What do you usually put on your sandwich at the fast-food counter?
Maybe some cold cuts, veggies, mayo or hot sauce. Delicious, in moderation.
But did you ever think there was a hidden ingredient that you did not order? An ingredient that can also be found in yoga mats? (That’s right, yoga mats.)
Subway has come under scrutiny lately because its bread contained an ingredient also found in the production of yoga mats. This toxic additive, azodiacarbonamide (ADA), is actually legalized in North America for consumption in small amounts. Its main purpose in food is to create that fluffiness you’ve grown to love in bread, the same fluffiness that makes yoga mats soft to use.
So why all the fuss now, if it’s been passed as OK? Well, the public has spoken up: In fact, more than 50,000 people have signed a petition at http://foodbabe.com/subway/. We no longer want to ingest toxins for breakfast, lunch or dinner!
It may seem strange that a toxin used for the formation of plastic is safe to ingest. Well, it is: Media reports have circulated results of ADA experiments on mammals where studies have shown a high level of toxicity, mutated bacterial systems, asthma and skin irritations, not to mention killing dogs dead. To top it all off, Europe and Australia have banned the use of ADA in foods.
And the World Health Organization (WHO) has issued a report stating, “Case reports and epidemiological studies in humans have produced abundant evidence that azodicarbonamide can induce asthma, other respiratory symptoms, and skin sensitization in exposed workers.”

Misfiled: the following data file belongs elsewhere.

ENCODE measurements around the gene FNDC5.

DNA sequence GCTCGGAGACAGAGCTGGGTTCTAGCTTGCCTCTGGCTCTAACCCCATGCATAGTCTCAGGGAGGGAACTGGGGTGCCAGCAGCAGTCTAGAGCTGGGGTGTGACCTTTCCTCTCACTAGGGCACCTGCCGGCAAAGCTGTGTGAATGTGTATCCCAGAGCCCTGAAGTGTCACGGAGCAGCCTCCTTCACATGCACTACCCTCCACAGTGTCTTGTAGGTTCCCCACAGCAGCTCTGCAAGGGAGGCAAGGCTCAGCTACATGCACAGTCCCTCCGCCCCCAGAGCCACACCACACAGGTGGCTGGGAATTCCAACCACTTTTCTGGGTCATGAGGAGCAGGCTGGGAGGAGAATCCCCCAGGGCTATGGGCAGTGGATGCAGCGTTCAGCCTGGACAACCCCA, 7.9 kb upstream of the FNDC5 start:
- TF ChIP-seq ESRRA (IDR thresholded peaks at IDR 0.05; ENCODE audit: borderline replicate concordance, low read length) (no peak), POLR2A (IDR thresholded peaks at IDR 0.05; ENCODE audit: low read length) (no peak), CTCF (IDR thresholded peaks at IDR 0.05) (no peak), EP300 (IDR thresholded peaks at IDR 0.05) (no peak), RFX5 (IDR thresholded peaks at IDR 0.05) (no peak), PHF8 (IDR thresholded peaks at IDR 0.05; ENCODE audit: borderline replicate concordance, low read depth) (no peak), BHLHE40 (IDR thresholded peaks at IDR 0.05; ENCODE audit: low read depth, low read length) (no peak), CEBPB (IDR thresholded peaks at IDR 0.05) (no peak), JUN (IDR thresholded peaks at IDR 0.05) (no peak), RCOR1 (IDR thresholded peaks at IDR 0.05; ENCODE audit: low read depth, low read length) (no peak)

Subway recently made a statement about the removal of ADA within its bread, largely due to the online petition. And although Subway has been thrown into the spotlight about its use of ADA in bread, many other notable companies are still using the toxin. CNBC reports fast-food joints also allegedly serving up ADA include McDonald’s in its buns, Burger King’s artisan buns, Arby’s croissants, French sticks and assorted buns, Wendy’s buns, Jack in the Box’s buns and croissants, and Chick-Fil-A’s chicken sandwiches.
A McDonald’s spokesperson told CNBC that McDonald’s reveals all ingredients of its menu items to customers, so if customers choose to eat the food, it’s their decision.
Since ADA is approved by the Food and Drug Administration (FDA), McDonald’s is in full compliance. A representative from Dunkin Donuts made similar claims recognizing that the FDA has allowed traces of ADA to be used, yet the donut chain is considering removing the ingredient from its baked goods.
So where is it safe to eat? If so many fast-food places are OK with adding toxins to your meal, is the only solution to eat at home?
Making your own meals is the better choice for quality and calorie control, but life gets in the way and sometimes the need for a quick, convenient meal trumps all.
You’ll be happy to know that other fast-food and coffee chains are following Subway’s lead. According to CNBC, Starbucks has also made a statement that the company is working toward dough without ADA.
Of course, the choice is yours when it comes to what you ingest. But before you bite into that Big Mac (plastic and all), do the research and make sure you’re comfortable with all the facts.
Let’s keep the plastic under your Downward Dog.